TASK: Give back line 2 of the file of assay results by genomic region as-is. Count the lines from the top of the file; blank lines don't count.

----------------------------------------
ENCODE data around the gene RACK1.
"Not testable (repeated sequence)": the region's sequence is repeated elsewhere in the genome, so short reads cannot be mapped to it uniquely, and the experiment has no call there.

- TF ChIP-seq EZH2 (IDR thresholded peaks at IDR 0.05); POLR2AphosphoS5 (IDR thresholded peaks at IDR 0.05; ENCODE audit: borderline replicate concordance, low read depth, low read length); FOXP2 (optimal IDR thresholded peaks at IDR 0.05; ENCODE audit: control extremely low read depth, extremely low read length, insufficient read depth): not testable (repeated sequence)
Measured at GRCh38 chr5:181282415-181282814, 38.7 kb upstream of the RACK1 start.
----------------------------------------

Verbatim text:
"Not testable (repeated sequence)": the region's sequence is repeated elsewhere in the genome, so short reads cannot be mapped to it uniquely, and the experiment has no call there.